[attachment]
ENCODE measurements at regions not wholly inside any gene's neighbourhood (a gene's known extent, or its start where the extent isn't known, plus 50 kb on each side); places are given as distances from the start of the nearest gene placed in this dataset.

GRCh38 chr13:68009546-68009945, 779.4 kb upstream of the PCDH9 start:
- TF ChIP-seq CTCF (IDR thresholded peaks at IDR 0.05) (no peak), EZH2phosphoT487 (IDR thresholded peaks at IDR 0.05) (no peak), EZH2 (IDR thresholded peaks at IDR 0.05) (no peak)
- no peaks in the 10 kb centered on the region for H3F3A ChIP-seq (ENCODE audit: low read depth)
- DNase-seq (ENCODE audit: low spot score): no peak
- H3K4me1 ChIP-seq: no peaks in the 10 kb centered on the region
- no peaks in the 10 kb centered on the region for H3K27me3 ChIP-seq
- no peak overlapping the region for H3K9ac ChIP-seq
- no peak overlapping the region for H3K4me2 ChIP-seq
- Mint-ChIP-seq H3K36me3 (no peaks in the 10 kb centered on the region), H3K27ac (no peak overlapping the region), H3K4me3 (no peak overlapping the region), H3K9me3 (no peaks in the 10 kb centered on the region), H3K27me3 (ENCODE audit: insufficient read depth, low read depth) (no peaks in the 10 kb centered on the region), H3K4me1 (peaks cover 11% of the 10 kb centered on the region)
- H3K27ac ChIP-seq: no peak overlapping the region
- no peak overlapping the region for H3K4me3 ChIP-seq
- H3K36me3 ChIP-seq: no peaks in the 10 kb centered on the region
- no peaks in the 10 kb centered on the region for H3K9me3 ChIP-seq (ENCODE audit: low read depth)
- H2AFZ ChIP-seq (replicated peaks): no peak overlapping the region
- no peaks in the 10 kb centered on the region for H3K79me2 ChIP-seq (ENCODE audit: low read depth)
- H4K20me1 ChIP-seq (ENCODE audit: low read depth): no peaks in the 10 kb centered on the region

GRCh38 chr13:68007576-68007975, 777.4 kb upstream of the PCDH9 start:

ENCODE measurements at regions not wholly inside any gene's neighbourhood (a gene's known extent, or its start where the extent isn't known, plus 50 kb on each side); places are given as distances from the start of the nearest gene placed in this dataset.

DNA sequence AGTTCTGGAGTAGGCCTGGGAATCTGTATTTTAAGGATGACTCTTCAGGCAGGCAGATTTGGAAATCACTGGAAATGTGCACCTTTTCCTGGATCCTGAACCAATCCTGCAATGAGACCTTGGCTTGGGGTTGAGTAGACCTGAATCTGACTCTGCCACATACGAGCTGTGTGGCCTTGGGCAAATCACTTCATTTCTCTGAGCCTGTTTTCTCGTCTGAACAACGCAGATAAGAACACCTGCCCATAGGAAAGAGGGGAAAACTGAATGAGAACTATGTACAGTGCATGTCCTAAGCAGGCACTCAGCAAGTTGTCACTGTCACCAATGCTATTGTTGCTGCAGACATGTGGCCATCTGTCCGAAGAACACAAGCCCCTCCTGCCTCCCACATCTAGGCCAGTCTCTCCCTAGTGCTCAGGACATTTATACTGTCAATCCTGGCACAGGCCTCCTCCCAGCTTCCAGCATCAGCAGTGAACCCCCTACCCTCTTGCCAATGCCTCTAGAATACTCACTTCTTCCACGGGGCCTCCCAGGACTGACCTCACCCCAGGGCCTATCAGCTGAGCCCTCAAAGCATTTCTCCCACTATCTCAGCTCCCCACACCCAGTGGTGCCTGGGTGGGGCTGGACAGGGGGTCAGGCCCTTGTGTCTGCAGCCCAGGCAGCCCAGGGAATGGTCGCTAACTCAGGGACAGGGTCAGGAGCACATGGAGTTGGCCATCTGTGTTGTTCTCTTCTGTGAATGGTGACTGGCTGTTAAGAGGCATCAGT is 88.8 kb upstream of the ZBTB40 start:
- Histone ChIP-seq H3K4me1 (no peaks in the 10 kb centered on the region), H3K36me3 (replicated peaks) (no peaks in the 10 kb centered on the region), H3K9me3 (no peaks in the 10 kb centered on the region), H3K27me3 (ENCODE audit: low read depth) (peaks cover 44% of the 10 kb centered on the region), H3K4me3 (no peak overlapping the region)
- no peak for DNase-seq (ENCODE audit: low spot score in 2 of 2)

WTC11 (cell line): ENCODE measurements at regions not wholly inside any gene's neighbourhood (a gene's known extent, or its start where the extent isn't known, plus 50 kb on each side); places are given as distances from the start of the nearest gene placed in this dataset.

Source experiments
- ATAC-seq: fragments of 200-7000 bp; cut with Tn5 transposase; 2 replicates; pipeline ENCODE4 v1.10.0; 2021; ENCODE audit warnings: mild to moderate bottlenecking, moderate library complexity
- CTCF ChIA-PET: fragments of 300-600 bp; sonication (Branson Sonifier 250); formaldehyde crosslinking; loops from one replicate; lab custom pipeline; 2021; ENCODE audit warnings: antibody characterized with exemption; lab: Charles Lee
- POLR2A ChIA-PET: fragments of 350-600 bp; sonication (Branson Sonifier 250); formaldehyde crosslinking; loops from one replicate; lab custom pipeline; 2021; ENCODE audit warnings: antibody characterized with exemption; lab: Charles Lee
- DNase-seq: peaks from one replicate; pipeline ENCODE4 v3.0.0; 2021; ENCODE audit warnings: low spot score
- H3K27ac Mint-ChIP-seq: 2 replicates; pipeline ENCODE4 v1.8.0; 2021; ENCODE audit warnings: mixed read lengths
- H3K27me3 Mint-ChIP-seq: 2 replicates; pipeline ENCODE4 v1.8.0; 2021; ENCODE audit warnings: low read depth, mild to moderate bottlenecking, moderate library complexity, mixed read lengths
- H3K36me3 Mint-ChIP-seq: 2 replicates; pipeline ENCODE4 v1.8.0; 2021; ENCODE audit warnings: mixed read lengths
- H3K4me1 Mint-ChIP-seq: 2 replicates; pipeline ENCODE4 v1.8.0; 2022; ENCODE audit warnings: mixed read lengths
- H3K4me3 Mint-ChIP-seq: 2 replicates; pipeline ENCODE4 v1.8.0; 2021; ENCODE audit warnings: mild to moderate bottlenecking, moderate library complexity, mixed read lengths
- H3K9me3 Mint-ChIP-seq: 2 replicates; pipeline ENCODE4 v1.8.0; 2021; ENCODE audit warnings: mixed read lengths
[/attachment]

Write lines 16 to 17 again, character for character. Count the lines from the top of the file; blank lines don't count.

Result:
- no peaks in the 10 kb centered on the region for H3K79me2 ChIP-seq (ENCODE audit: low read depth)
- H4K20me1 ChIP-seq (ENCODE audit: low read depth): no peaks in the 10 kb centered on the region